Stinker’s Fishin’: Snapper wonderland

Young ‘Boatie’ champion Nick Dayman with his giant reddie caught on fresh salmon fillet.

IF you need any convincing that the waters off Port Stephens cannot be beaten when it comes to snapper fishing, then look no further.

I’m forever rattling on about the sensational snapper opportunities off Fingal and Broughton.

Rarely do I look south to the best kept secrets of Boat Harbour and Fishermans Bay.

Local ‘Boatie’ champion Nick Dayman knows the extensive reefs and drop-offs better than most and rarely does he return home without a cracker snapper in the esky.

Nick’s methods are very similar to mine and his results are fantastic.

Anchoring over broken ground of rocky peaks and troughs, Nick sets up a rich berley trail, inviting every snapper within cooee to the party before tossing an unweighted bait of salmon back behind the trail.

As the fresh bait slowly sinks, expectations heighten in the hope that a big red will not be far away.

Such was the case last week when a 9kg thumper swallowed Nick’s bait and took off towards Stockton.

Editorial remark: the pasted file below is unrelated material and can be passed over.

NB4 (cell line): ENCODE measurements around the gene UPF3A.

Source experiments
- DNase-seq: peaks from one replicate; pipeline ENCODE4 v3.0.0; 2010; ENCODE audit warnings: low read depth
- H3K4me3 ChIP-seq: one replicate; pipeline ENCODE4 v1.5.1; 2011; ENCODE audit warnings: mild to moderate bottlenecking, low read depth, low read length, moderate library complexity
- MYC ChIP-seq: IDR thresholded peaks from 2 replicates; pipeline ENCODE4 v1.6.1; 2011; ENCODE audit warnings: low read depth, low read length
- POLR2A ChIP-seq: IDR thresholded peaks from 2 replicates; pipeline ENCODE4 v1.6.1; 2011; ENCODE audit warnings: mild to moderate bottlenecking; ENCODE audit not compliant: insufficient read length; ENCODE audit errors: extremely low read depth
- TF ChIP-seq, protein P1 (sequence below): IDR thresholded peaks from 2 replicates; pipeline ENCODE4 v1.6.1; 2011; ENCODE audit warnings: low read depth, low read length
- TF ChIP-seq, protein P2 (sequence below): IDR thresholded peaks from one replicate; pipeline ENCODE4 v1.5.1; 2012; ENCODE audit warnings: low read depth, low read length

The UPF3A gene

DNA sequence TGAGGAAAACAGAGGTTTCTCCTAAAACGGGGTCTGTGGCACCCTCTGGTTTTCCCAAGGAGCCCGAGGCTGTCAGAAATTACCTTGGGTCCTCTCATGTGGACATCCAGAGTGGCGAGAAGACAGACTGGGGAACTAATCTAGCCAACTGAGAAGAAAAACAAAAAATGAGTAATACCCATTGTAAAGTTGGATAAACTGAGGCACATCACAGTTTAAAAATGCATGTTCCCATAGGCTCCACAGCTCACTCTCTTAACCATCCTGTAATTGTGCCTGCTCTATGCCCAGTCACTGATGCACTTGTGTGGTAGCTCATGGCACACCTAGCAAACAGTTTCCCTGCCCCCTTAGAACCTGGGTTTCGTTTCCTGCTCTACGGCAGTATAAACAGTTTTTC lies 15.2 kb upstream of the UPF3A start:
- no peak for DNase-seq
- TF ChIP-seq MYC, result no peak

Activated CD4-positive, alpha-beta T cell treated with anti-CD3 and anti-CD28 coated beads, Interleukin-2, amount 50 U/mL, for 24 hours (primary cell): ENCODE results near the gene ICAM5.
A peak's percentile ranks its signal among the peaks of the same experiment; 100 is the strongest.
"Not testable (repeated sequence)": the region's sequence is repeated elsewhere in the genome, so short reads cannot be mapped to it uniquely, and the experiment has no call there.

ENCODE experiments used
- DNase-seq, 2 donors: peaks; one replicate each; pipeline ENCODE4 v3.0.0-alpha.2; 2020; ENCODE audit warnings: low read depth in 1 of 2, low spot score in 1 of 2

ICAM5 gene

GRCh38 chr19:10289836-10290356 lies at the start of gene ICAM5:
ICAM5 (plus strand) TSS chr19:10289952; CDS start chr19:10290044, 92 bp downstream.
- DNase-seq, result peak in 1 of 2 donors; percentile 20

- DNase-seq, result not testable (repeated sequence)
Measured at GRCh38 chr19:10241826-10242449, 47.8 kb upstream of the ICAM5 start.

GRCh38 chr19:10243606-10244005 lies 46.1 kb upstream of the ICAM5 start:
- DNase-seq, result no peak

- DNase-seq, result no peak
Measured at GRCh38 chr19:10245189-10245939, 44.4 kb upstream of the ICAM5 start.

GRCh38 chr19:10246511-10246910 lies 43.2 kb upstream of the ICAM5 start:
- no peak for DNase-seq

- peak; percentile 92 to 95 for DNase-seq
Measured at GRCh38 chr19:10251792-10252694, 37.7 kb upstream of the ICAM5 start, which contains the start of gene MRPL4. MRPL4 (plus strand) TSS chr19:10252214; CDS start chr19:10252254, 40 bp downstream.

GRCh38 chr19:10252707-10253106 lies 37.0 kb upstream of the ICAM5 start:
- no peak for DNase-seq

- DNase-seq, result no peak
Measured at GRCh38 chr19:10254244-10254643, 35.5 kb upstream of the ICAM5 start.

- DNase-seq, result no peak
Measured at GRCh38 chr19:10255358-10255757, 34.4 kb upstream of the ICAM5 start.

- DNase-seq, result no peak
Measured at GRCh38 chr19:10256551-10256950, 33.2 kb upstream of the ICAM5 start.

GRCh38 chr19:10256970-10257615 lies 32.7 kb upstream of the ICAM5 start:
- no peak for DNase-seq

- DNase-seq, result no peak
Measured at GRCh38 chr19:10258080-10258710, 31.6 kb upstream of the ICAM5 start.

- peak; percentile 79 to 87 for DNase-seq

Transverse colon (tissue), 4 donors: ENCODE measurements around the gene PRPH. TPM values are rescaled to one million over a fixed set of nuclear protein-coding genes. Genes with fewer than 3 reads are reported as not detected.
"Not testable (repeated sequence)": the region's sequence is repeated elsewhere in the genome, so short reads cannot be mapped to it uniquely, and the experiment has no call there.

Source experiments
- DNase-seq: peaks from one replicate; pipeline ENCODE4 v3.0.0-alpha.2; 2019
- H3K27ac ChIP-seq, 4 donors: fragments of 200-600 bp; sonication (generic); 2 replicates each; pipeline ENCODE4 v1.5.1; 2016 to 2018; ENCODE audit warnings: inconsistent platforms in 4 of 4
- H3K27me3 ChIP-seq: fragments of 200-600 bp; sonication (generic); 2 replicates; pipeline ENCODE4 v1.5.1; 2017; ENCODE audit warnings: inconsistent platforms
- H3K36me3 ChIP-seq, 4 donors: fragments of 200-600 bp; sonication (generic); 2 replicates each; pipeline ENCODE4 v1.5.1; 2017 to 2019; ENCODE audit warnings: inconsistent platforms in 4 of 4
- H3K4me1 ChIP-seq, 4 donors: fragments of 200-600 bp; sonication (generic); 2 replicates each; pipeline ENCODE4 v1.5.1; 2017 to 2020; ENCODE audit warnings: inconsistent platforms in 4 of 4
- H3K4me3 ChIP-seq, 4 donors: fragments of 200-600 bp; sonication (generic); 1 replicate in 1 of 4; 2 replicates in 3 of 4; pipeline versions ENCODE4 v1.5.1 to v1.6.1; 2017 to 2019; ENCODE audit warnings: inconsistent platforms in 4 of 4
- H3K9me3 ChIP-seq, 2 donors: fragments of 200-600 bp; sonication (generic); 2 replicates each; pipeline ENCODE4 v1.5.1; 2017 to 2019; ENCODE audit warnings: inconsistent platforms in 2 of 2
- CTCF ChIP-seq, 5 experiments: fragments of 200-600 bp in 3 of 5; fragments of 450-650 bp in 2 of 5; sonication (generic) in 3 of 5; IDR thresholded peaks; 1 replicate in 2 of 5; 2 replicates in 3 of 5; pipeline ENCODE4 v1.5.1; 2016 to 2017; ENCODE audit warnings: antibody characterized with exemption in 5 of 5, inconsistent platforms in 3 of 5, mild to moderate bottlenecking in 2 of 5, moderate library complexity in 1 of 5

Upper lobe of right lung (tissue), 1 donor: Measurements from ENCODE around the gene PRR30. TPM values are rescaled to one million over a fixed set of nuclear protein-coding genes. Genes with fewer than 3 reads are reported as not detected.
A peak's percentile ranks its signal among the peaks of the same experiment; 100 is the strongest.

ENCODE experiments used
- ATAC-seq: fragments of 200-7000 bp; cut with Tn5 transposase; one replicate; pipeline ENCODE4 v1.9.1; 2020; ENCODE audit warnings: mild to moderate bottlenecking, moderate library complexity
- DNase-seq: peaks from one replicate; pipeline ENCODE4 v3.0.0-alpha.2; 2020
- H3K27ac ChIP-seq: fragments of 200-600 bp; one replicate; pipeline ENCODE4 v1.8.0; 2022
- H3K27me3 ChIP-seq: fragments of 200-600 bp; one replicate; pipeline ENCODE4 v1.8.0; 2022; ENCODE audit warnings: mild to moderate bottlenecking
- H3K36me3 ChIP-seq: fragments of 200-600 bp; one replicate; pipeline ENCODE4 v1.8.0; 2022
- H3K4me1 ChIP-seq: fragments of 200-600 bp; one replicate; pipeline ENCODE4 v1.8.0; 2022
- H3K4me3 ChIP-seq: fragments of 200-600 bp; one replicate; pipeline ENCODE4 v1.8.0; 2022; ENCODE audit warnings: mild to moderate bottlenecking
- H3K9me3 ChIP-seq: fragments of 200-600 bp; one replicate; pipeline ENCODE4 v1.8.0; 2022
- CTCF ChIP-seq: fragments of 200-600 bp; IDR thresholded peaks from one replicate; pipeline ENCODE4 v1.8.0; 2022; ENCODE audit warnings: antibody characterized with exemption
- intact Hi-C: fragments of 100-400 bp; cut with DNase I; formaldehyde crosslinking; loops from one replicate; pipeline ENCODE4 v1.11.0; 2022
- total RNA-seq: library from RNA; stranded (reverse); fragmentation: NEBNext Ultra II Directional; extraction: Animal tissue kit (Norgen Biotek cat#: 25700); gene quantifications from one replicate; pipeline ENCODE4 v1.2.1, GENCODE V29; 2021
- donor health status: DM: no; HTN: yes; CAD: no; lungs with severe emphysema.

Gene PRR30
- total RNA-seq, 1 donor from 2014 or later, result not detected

The snapper habitat off Boatie is ideal with reefs stretching north to One Mile headland and onwards to Rocky Point and Boulder Bay.

There is one hurdle if you intend to target this reef system and that is the distance to reach it if you are unable to launch off the beach.

The closest boat ramp to the north is Shoal Bay and to the south a long ride to Stockton.

Although conveniently close to the snapper reefs, launching off the beach at either Fingal or Boat Harbour does have a few obstacles.

Any swell hitting the beach can cause troubles which can be overcome if you have a friend to hold the boat while you park the truck.

Sometimes, particularly at Fingal, the sand becomes very soft in dry weather and heavy traffic.

Do not think that 4×4 vehicles do noy get bogged – they do. Another trap for the inexperienced is to back the trailer too far into the water.

All these problems are increased if your boat is over 16 ft.

After launching off the beach for many years I have experienced most of these obstacles.

The best advice I can give those who are launching off the beach for the first time is to consider the tide, the expected conditions and the size of the swell before spending some time watching a couple of experienced crews leave the beach.

It is not as easy as it looks.

By John ‘Stinker’ CLARKE

The Richardson family of commercial fishers have been launching off Boat Harbour beach for years.

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